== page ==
10. Disabling third-party cookies gives Google a huge competitive advantage: Representative Kelly Armstrong (R-ND) highlighted that despite being a good move from a privacy perspective, Google’s decision to retire third-party cookies give Google a huge competitive advantage because Google has alternative means of collecting user data to inform its digital advertising activities, unlike the third parties. However, Pichai clarified that Google does not use data from Gmail for ads except when users consent to it. He chose to ensconce it within a privacy-of-users debate (which it is) but compared it to similar steps taken by Apple and Mozilla Foundation. However, Apple and Mozilla Foundations’ primary source of revenue is not ad dollars, and third parties don’t depend on them for user data.
11. Google restricted third party access to YouTube ads, giving Google unhindered access to YouTube audience: Armstrong pointed out that in 2015, Google said that it would not allow third parties to buy YouTube ads via AdX (probably a reference to DoubleClick AdX). This means that “ad buys on YouTube are conducted only through Google demand side products”, Armstrong said. Google said it was to prevent third parties from developing user profiles and would thus preserve user privacy. But this reduced competition for demand side platforms on YouTube.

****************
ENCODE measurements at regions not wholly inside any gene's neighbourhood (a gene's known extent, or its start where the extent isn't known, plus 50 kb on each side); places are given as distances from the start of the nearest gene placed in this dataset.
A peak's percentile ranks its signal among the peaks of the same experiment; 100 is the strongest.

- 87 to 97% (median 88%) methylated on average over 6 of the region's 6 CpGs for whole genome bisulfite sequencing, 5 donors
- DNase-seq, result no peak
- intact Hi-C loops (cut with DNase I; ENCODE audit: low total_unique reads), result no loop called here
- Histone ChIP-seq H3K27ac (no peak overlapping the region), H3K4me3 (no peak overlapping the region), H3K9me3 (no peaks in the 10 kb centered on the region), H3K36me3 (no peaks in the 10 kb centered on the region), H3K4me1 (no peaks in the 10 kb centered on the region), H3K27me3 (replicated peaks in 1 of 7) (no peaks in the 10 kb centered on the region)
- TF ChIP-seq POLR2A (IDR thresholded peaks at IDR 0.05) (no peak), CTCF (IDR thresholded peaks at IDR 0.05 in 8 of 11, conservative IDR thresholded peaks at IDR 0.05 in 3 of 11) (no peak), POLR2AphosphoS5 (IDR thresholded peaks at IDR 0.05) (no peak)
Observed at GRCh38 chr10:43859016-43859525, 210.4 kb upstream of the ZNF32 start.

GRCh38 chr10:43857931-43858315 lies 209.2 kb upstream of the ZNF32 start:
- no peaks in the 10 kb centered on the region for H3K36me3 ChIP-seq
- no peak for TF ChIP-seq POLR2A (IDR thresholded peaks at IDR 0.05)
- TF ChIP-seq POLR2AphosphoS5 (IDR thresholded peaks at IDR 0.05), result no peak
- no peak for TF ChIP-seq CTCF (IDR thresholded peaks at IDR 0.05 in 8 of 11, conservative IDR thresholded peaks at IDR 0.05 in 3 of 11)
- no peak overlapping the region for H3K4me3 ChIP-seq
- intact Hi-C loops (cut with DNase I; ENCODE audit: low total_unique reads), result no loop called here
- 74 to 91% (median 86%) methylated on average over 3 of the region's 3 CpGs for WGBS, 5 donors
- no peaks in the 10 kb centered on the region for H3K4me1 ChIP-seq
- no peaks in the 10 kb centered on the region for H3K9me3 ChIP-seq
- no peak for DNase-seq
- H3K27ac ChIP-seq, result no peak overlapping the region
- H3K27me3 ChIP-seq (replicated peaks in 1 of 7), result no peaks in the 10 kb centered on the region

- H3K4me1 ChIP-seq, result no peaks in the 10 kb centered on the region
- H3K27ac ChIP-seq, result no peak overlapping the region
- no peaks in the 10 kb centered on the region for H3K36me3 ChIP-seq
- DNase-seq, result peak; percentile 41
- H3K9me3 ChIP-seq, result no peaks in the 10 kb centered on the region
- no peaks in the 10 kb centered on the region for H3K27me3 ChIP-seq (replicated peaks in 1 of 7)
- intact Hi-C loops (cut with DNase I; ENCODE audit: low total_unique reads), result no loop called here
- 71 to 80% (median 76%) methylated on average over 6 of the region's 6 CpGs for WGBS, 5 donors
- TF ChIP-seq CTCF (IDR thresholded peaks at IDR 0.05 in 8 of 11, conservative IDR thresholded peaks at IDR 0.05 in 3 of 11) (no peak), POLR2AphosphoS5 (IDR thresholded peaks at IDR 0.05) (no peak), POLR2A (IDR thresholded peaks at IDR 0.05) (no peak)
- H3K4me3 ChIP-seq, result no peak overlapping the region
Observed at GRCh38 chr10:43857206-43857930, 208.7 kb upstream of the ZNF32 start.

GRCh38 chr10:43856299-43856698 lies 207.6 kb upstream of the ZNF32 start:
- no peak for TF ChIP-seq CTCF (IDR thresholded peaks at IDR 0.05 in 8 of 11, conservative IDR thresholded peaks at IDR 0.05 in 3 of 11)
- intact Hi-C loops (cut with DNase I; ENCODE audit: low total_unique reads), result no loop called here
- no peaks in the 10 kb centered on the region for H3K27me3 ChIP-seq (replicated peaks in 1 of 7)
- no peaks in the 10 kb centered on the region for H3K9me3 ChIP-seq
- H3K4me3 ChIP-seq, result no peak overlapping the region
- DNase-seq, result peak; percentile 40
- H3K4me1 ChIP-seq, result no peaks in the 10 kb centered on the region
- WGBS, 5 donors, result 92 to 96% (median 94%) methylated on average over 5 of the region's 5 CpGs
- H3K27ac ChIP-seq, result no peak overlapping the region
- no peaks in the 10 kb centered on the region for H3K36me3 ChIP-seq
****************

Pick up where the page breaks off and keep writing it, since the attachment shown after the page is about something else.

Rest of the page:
- For YouTube ads, advertisers must use Google’s own Data Hub only: Armstrong also pointed out that Google also limited the interoperability of third party analytics on YouTube and required advertisers to use only Data Hub, thereby consolidating Google’s hold over all the data.
“And there are policies that actually protect user privacy — Apple’s encryption policy, Microsoft just came out on facial recognition policy. My concern is that the position is that when we’re using privacy, we’re trying to use privacy and we’re using privacy as a shield, but what we’re really doing and what your company’s really doing is using it as a cudgel to beat down the competition. And when we’re talking about privacy, it’s a great word that people care about, but not when it’s utilized to control more of the marketplace and squeeze out smaller competitors.” — Representative Kelly Armstrong (R-ND)
12. Despite its promise to not do that, Google merged data from DoubleClick with other user data, effectively killing users’ anonymity: Representative Val Demings (D-FL) pointed out that when Google purchased DoubleClick, a tool for advertisers in 2007, despite the Congress’s concerns about the kind of user data Google would have access to, Google had testified before the Senate antitrust subcommittee that it wouldn’t merge this data. But in 2016, Google merged this data, “effectively destroying anonymity on the internet”, under the authorisation of Pichai. In 2007, Larry Page and Sergey Brin did not want to associate user data with cross-site cookies. Demings concluded that this meant that because of its enormous market power, Google did not have to worry about user privacy in 2016 any more. And since more than 80% of Google’s revenue comes from ad placements, Google has no incentive to stop using behavioural ads, she pointed out.